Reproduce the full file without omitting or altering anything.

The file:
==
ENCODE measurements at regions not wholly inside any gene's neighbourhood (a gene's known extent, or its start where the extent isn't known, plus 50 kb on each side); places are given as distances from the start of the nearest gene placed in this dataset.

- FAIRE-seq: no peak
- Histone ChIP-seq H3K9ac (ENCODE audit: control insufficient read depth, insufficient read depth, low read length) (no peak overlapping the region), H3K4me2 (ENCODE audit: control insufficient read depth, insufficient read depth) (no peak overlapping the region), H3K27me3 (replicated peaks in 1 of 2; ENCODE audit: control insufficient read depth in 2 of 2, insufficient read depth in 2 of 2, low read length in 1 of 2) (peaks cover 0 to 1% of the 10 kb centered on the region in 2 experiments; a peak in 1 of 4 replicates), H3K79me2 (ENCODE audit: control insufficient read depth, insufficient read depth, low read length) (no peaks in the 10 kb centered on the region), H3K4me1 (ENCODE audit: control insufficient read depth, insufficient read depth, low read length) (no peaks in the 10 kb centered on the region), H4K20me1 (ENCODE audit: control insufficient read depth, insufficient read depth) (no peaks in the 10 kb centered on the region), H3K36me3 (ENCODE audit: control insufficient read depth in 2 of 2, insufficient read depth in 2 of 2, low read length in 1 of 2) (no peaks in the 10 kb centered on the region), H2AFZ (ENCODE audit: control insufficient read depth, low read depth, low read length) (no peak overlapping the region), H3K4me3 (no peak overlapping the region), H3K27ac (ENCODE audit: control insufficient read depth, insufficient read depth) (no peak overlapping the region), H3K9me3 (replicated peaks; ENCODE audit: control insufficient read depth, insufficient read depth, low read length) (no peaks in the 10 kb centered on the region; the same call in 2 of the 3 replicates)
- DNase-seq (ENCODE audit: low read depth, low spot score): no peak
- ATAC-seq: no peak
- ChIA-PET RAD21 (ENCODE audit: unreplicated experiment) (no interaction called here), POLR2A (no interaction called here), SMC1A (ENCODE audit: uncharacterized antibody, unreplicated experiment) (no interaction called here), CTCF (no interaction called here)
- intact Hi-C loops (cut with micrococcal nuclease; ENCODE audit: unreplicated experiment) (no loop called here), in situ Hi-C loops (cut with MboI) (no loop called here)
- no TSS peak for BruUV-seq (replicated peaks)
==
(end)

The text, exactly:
ENCODE measurements at regions not wholly inside any gene's neighbourhood (a gene's known extent, or its start where the extent isn't known, plus 50 kb on each side); places are given as distances from the start of the nearest gene placed in this dataset.

- FAIRE-seq: no peak
- Histone ChIP-seq H3K9ac (ENCODE audit: control insufficient read depth, insufficient read depth, low read length) (no peak overlapping the region), H3K4me2 (ENCODE audit: control insufficient read depth, insufficient read depth) (no peak overlapping the region), H3K27me3 (replicated peaks in 1 of 2; ENCODE audit: control insufficient read depth in 2 of 2, insufficient read depth in 2 of 2, low read length in 1 of 2) (peaks cover 0 to 1% of the 10 kb centered on the region in 2 experiments; a peak in 1 of 4 replicates), H3K79me2 (ENCODE audit: control insufficient read depth, insufficient read depth, low read length) (no peaks in the 10 kb centered on the region), H3K4me1 (ENCODE audit: control insufficient read depth, insufficient read depth, low read length) (no peaks in the 10 kb centered on the region), H4K20me1 (ENCODE audit: control insufficient read depth, insufficient read depth) (no peaks in the 10 kb centered on the region), H3K36me3 (ENCODE audit: control insufficient read depth in 2 of 2, insufficient read depth in 2 of 2, low read length in 1 of 2) (no peaks in the 10 kb centered on the region), H2AFZ (ENCODE audit: control insufficient read depth, low read depth, low read length) (no peak overlapping the region), H3K4me3 (no peak overlapping the region), H3K27ac (ENCODE audit: control insufficient read depth, insufficient read depth) (no peak overlapping the region), H3K9me3 (replicated peaks; ENCODE audit: control insufficient read depth, insufficient read depth, low read length) (no peaks in the 10 kb centered on the region; the same call in 2 of the 3 replicates)
- DNase-seq (ENCODE audit: low read depth, low spot score): no peak
- ATAC-seq: no peak
- ChIA-PET RAD21 (ENCODE audit: unreplicated experiment) (no interaction called here), POLR2A (no interaction called here), SMC1A (ENCODE audit: uncharacterized antibody, unreplicated experiment) (no interaction called here), CTCF (no interaction called here)
- intact Hi-C loops (cut with micrococcal nuclease; ENCODE audit: unreplicated experiment) (no loop called here), in situ Hi-C loops (cut with MboI) (no loop called here)
- no TSS peak for BruUV-seq (replicated peaks)